THERE are no great surprises when it comes to the shortlist for the 2017 Steve Prescott Man of Steel award.
Super League players are no mugs; they know quality when they see it and, in Castleford duo Zak Hardaker and Luke Gale plus Hull FC’s Albert Kelly, there is quality in abundance.
Certainly, it was inconceivable that the Castleford pair would not be on the list.
In what has been a remarkable season for Daryl Powell’s side, complete with some remarkable performances and players, such has been the brilliance of Hardaker and Gale that they have still managed to stand out.
Kelly, too, has been splendid for Hull in his first season after joining from Hull KR, producing some dazzling performances that have lit up Super League at times and taken the Airlie Birds to a new level.
Castleford winger Greg Eden, with his immense try-scoring feats, could feel a little aggrieved to not make the top three but it is hard to imagine those that have the final say agreeing to three players from one club.
Super League players are no mugs; they know quality when they see it and, in Castleford duo Zak Hardaker and Luke Gale plus Hull FC’s Albert Kelly, there is quality in abundance.Dave Craven
Similarly, St Helens prop Alex Walmsley, colossal again the other night to get his side into the semi-finals, could not have done much more to get in and Leeds Rhinos’ dynamic No 9 Matt Parcell has won plenty of fans.
Nevertheless, any of the trio would be a worthy winner.
Personally, I think it has to be between Hardaker and Gale and it could be a close, close call.
Each has been super in bringing so much to Castleford as the club finished top for the first time in its 91-year history. Hardaker has been a revelation since initially joining from Leeds on a season-long loan.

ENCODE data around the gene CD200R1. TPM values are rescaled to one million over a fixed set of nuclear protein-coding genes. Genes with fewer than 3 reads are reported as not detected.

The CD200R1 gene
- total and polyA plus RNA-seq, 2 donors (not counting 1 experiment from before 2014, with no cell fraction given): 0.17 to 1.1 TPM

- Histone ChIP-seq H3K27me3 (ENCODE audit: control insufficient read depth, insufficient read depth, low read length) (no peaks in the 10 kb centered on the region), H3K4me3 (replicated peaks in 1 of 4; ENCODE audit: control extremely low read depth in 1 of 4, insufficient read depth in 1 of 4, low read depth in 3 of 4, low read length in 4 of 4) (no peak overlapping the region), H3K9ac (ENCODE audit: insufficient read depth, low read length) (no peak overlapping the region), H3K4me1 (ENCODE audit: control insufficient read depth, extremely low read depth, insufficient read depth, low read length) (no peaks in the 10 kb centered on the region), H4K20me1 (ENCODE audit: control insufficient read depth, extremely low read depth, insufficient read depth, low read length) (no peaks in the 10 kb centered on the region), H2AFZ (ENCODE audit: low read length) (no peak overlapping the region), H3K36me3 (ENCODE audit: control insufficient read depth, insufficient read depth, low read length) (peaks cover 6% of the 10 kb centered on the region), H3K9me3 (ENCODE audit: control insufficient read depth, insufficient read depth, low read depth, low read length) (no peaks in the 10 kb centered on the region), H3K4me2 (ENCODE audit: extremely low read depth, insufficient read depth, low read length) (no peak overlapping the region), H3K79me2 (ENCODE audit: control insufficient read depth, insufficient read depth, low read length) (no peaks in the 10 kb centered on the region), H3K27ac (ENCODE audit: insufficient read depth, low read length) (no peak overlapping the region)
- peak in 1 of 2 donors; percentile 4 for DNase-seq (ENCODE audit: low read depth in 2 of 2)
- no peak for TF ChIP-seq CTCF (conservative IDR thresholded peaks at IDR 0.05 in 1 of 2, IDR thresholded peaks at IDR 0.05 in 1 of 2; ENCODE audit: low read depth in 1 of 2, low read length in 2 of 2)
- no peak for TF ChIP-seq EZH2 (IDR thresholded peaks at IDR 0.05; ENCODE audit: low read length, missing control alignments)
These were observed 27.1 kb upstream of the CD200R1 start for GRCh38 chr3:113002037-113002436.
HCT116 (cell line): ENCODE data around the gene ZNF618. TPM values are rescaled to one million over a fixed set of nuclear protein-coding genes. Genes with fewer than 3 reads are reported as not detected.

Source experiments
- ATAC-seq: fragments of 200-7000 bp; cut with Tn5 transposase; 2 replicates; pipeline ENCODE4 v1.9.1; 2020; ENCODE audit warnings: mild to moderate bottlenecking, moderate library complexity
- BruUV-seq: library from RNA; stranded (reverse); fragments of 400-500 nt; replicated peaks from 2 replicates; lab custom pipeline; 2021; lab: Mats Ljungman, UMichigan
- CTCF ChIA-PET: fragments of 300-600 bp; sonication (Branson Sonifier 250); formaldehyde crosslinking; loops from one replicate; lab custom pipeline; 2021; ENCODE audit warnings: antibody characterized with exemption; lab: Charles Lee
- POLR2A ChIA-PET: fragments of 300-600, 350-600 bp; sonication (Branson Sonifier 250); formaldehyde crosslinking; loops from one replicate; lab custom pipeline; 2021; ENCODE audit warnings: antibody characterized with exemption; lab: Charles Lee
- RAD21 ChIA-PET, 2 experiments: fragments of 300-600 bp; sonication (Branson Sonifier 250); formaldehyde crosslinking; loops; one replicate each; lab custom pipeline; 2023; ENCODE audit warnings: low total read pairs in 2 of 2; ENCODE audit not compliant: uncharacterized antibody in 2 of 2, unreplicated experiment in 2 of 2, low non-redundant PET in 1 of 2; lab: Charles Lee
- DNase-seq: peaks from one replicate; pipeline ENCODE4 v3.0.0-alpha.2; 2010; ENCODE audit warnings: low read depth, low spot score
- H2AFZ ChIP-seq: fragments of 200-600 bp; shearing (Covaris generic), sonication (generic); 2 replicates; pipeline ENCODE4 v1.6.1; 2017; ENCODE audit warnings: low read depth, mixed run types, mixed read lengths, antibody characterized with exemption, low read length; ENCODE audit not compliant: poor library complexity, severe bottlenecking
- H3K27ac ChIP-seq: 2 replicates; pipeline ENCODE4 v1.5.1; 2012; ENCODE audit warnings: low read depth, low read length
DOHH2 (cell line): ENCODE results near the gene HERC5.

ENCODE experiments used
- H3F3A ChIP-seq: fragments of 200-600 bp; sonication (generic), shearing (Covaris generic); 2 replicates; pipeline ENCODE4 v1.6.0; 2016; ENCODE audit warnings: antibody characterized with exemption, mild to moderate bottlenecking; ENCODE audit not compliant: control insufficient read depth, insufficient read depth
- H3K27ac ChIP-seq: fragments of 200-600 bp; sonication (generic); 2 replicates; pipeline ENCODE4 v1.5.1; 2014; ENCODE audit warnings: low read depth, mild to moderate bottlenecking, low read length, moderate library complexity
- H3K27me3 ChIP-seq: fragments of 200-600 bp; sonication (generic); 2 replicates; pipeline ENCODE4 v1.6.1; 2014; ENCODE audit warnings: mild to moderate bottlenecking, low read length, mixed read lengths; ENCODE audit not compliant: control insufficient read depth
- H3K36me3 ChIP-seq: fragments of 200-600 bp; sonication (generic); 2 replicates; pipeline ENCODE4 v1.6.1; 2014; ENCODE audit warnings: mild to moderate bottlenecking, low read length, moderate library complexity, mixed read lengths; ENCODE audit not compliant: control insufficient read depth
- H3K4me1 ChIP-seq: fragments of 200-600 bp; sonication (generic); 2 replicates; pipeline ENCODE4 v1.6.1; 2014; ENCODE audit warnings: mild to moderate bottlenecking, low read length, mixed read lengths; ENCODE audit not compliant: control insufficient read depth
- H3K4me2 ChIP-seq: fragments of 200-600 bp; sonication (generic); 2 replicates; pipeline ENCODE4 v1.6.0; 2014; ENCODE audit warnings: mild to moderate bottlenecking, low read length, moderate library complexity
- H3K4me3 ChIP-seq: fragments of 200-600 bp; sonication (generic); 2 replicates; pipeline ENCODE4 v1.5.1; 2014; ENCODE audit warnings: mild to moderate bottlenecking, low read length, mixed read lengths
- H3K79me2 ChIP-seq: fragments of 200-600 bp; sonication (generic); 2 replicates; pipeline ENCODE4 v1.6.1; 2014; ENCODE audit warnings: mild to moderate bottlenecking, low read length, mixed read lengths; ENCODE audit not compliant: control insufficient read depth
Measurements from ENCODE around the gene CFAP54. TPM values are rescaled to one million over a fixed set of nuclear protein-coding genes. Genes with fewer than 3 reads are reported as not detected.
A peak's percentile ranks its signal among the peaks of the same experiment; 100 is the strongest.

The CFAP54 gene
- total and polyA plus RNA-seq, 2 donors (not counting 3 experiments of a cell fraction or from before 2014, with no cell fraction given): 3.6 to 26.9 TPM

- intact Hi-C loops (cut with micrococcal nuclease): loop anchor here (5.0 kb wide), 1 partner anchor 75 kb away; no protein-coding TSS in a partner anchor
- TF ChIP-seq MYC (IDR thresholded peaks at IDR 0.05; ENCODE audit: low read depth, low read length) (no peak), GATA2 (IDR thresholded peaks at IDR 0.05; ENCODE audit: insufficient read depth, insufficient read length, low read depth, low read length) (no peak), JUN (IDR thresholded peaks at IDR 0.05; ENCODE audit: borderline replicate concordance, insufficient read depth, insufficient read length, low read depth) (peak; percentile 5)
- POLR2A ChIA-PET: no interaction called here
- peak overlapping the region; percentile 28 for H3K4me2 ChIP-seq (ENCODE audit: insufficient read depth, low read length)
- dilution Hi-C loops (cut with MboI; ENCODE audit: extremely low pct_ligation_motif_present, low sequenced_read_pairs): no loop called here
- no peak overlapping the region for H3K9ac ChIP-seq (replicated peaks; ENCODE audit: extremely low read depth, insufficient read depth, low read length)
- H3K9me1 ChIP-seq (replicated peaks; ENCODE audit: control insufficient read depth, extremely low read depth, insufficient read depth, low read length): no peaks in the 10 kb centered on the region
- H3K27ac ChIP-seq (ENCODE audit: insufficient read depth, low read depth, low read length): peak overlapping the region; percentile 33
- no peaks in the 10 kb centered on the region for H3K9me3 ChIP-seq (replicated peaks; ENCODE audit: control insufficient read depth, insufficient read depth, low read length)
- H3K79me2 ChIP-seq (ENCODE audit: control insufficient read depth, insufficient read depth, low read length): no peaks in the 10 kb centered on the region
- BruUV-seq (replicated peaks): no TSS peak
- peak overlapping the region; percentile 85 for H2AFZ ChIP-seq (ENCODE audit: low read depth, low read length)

He had so much to prove and there was plenty of pressure on his shoulders.
Let us not forget, he claimed Man of Steel in 2015 after helping Leeds win the treble only to see things unravel the following season, moving to Penrith Panthers on loan under a bit of a cloud and subsequently losing his England place.
Many would have failed to recover but Castleford, with their free-flowing rugby and under the guidance of his former Featherstone coach Powell, have been the perfect fit.
Hardaker, who had scored 11 league tries and added 18 assists heading into the final round, had big boots to fill in the shape of Luke Dorn’s.
However, he has adapted his game to be able to bring the same sort of attacking quality as the much-loved Australian and, with a series of thrilling breaks and all his usual dominance in defence, proved he must be Wayne Bennett’s No 1 at the World Cup.
Indeed, Hardaker, 25, believes he is a more rounded player now than when he last won Man of Steel and it is hard to argue.
He could quite conceivably become just the fourth player to claim the prestigious award more than once, following three of the sport’s greats in Ellery Hanley, Andy Farrell and Paul Sculthorpe.
That said, Gale would be a welcome winner, too, for the way the England scrum-half has masterminded so many wins this term.
At 29, he is playing better than ever and has so many strings to his bow with his wonderful kicking repertoire, leadership quality and that unerring ability to pick out a piercing pass at the opportune moment.
Huddersfield’s Danny Brough, in 2013, is the only scrum-half to win Man of Steel since Saints’ Sean Long as long ago as 2000 but Gale will look to change that.